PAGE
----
As a 9-year-old working at his father’s tool plant, Ken Kaplan earned 9 cents an hour cutting handles for screwdrivers.

Years later, after serving as a sharpshooter in the Korean War and earning a master’s degree in business at the University of Minnesota, the Owatonna native returned to his hometown and, with his father, uncles and brother Buzz, helped build the family business — Owatonna Tool Co. — into a thriving international firm.

“He was passionate about anything he did, be it at work, for the community or just for fun,” said Dean Shankland, a co-worker and longtime friend. “Whatever he got involved in, he tried to do it to the absolute best of his ability. And anything was possible.”

Kaplan, a longtime vice president of Owatonna Tool, died Feb. 11 of ALS. He was 80.

The son of the man who founded the company and invented the universal gear puller, Kaplan was generous with his time and money. He donated thousands of hours and dollars to fraternal, civic and business organizations, from the Shriners to Ducks Unlimited to the Steele County Historical Society to the Owatonna Figure Skating Club.

In the early 1970s, he purchased the land to develop a municipal golf course.

A decade later, when the locally owned J-C Press, a printing and office supply company, struggled to survive, Kaplan recruited local business leaders to deliver financial support and business expertise. The company workforce has since doubled, and revenue is five times what it was in the early ’80s.

“Ken was totally responsible for that,” said Sabra Otteson, the company president. “And I feel so lucky to this day that he did it. All my employees and their families will be eternally grateful.”

When the country club flirted with bankruptcy, Kaplan helped see to it that the clubhouse and much of the course was rebuilt.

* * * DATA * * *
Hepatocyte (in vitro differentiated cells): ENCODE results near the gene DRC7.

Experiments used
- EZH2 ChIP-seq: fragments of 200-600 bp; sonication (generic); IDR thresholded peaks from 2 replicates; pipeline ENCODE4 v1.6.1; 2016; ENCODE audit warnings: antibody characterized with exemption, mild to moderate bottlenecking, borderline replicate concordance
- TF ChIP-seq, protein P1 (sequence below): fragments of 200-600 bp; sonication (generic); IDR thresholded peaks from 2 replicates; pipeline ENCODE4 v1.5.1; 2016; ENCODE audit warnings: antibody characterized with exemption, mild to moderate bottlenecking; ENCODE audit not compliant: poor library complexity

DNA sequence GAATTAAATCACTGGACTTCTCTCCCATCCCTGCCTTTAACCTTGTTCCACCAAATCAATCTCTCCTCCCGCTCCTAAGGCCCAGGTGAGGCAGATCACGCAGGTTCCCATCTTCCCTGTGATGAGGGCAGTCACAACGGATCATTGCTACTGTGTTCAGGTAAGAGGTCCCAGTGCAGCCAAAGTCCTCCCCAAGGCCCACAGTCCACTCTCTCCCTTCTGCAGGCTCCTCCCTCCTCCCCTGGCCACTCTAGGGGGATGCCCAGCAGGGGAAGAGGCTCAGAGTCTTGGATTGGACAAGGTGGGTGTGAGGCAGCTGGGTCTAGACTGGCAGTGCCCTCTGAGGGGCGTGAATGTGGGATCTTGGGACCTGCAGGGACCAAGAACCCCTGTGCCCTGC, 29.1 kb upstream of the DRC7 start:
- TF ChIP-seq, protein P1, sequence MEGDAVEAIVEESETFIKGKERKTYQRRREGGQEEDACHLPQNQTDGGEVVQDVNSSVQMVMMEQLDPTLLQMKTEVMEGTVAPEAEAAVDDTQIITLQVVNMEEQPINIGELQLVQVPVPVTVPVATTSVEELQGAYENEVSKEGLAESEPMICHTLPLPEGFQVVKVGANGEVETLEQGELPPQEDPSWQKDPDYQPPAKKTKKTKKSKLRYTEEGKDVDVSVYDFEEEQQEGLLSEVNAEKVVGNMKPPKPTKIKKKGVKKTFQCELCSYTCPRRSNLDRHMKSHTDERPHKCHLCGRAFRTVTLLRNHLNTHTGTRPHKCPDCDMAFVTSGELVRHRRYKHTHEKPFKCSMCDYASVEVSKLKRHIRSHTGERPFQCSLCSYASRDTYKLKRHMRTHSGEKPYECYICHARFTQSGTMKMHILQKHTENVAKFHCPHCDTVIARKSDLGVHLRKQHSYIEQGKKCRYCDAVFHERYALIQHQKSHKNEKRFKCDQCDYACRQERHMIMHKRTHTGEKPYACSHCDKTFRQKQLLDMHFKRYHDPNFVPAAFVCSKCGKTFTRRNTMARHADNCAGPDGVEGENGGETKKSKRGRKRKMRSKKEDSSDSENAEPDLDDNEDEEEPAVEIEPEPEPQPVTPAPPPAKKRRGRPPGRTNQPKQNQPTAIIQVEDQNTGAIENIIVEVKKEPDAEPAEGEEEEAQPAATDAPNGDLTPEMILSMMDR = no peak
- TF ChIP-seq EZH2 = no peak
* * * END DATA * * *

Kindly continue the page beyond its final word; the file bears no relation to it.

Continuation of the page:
“He said, ‘This is too important to lose,’ ” said Lisa Huntley, the oldest of Kaplan’s four daughters.

When he wasn’t tending to civic or business matters, Kaplan often headed outdoors to fly, fish, scuba dive, ski or sky dive. He shot his first deer at 11 and never missed a hunt after that. Too weak to sit in a stand last fall, he still made the trek to a northern Minnesota cabin with grandsons and cousins to be close to the hunt. Weeks before, he took to the fields near Grinnell, Iowa, to hunt pheasants.

“He could barely stand up,” Huntley said. “But he still got the first and the most.”

He was an exceptional shot, Shankland said. While vacationing in Wyoming, he signed up for a competition on a whim and won.

“He didn’t miss much. It’d be tough to find somebody better,” Shankland said.

He could be mischievous, too, and loved a good prank. An avid golfer whose yard overlooked the local municipal course, Kaplan often took delight in chipping a ball onto a nearby green when he spotted friends playing a round. When his unsuspecting pals got to the green and saw a ball close to the hole, “they’d want to claim the ball was theirs,” Huntley said. “He was always watching to see how they would react. He liked to stir the pot a little bit.”

In later years, after his wife, Jean, became a paraplegic in an airplane crash, Kaplan tended to her daily, making sure her injury didn’t keep her from her passions — piano, violin, horseback riding, swimming and snorkeling.

“He cared for her every day until her passing three years ago,” Huntley said. “He really was devoted to her. He never, ever faltered.”

In addition to Huntley, Kaplan is survived by daughters Tamera Kaplan, Krista Kaplan and Jean Thornton and seven grandchildren.

Services have been held.